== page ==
I want to state, for the record, my own view of what is called “hard-core” pornography. I regard it as unspeakably disgusting. I have not read any of the books or seen any of the current movies belonging to that category, and I do not intend ever to read or see them. The descriptions provided in legal cases, as well as the “modern” touches in “soft-core” productions, are sufficient grounds on which to form an opinion. The reason of my opinion is the opposite of the usual one: I do not regard sex as evil—I regard it as good, as one of the most important aspects of human life, too important to be made the subject of public anatomical display.
I think it’s clear that her concern was the disconnect of sexuality from values. She thought that pornography was evil (disgust is a moral emotion), because it would do this.
It’s no secret that Ayn Rand is one of my favorite authors and philosophers. So, imagine my excitement when I found out that one of my favorite of her books is being made into a play! Jeff Britting, who I first met back in my interns days at ARI, has taken Anthem and adapted it for the stage. Anthem is a really great book and is easily readable and the message is very easy to understand. I don’t want to say too much about the story, because it’s a great story and it’s best to experience it yourself, but it’s set in a dystopian collectivist ideal world.
If you’re in New York, go see this play! I would recommend reading the book first to really understand the play, but I’m sure it’ll be good either way. The website for the play is: www.AnthemthePlay.com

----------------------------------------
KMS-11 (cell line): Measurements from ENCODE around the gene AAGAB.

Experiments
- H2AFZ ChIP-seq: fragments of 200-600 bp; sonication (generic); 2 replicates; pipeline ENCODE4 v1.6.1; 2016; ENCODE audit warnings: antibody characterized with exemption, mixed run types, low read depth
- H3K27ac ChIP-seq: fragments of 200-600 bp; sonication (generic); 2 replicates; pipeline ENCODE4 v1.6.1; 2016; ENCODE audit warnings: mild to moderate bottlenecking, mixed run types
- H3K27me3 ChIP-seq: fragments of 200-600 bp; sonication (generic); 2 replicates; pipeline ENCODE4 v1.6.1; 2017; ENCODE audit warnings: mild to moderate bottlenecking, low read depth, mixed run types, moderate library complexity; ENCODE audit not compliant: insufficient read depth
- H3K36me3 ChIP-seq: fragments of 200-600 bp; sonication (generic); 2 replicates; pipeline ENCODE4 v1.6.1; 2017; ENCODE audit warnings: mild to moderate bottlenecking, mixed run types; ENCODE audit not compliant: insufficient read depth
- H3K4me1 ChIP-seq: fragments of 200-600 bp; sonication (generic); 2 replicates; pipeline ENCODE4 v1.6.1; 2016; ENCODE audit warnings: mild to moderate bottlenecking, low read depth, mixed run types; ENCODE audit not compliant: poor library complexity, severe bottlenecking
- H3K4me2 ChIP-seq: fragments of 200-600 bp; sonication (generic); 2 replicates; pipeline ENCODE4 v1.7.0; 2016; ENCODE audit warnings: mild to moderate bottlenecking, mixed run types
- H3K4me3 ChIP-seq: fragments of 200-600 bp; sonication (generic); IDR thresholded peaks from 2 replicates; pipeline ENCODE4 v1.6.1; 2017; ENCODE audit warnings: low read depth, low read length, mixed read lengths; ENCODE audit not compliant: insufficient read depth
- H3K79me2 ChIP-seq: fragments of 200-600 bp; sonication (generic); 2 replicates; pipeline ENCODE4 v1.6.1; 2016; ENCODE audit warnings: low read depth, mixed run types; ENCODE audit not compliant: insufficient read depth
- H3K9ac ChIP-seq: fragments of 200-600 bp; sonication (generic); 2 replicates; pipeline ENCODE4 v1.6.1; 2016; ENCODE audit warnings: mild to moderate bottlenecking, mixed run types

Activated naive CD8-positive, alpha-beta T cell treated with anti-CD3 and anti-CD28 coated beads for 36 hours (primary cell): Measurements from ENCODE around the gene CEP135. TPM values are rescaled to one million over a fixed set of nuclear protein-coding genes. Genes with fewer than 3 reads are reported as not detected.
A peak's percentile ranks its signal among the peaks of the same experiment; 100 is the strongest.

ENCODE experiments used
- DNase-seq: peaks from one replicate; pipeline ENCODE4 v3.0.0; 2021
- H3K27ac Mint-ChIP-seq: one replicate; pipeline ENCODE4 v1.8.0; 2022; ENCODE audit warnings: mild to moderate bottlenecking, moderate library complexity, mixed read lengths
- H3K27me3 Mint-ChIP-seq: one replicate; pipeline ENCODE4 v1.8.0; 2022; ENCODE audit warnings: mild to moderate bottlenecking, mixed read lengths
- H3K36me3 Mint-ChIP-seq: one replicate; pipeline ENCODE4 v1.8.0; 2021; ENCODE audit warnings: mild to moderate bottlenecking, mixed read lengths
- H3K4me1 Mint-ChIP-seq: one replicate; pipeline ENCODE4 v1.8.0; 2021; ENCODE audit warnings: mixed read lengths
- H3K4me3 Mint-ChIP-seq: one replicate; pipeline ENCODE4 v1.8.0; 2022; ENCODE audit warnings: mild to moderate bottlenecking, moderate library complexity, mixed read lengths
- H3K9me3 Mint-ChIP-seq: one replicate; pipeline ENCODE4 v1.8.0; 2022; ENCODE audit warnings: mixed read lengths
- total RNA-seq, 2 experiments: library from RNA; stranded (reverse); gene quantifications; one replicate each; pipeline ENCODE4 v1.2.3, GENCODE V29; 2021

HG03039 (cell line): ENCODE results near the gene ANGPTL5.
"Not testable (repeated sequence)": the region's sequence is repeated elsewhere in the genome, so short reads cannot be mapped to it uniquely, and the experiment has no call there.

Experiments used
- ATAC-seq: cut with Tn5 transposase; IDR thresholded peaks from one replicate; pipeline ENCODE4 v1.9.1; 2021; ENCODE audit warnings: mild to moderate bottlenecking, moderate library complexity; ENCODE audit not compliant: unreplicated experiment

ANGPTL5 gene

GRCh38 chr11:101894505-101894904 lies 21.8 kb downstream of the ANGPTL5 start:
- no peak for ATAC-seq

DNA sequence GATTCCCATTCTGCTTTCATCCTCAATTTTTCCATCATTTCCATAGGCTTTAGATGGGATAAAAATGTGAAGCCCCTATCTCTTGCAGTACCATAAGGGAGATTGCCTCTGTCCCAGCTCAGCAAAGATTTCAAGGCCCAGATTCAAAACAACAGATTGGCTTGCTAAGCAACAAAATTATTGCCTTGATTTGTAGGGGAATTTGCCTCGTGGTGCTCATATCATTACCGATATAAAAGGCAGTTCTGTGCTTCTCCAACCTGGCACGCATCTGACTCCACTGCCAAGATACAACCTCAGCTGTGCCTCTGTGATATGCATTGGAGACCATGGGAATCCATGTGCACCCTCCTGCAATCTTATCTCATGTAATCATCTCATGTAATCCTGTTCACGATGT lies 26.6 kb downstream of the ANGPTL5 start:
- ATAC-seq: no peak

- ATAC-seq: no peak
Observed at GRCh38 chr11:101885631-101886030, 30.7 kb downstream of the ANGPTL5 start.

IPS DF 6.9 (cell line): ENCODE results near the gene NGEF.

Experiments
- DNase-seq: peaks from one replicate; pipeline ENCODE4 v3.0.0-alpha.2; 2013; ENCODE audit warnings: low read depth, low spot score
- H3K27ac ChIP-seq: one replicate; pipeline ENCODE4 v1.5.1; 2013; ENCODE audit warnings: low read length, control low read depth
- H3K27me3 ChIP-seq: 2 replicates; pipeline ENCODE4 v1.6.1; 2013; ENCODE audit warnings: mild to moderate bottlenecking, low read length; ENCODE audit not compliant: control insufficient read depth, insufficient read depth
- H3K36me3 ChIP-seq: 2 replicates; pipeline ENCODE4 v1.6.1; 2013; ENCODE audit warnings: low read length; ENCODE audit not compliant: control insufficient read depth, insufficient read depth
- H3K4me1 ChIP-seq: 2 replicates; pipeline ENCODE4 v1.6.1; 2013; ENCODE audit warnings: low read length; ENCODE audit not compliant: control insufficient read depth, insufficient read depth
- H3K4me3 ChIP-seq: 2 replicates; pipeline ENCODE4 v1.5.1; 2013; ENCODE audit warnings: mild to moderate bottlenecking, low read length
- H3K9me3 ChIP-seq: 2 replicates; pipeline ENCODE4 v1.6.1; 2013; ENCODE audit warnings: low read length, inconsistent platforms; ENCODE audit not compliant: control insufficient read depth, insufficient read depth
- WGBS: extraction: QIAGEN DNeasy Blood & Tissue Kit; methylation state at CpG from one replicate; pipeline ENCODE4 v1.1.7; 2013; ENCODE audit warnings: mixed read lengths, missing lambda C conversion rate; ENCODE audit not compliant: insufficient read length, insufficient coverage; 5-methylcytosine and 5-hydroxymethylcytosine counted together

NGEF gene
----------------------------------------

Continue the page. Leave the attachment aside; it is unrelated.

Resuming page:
The press release is below:
FOR IMMEDIATE RELEASE
Contact: Miller Wright / Justin Garascia at (212) 977-7800
THE AUSTIN SHAKESPEARE THEATRE COMPANY PRESENTS A STAGE ADAPTATION OF AYN RAND’S NOVEL ANTHEM TO BE STAGED ON THE 75TH ANNIVERSARY OF THE NOVEL: OFF-BROADWAY AT THE BARYSHNIKOV ARTS CENTER TO OPEN OCTOBER 4TH FOR A LIMITED 10-WEEK ENGAGEMENT
The Austin Shakespeare theatre company will present the New York premiere of Ayn Rand’s novel ANTHEM. Adapted for the stage by composer Jeff Britting, archives curator for the Ayn Rand Institute, the production is to be directed by Ann Ciccolella, artistic director of the Austin Shakespeare theatre company. Previews are to begin September 25at the Jerome Robbins Theater at the Baryshnikov Arts Center in New York City—opening October 4 for a limited ten-week run through December 1, 2013
ANTHEM is the story of a young man, EQUALITY 7-2521, who is born into a future world that has banished all individuality. Not satisfied with a world lighted by candles, EQUALITY fosters his love of discovery in an abandoned subway, a relic of the past. In solitude, EQUALITY rediscovers electricity and a new source of light. Above ground he meets and falls in love with LIBERTY 5-3000, committing a further “sin of preference.”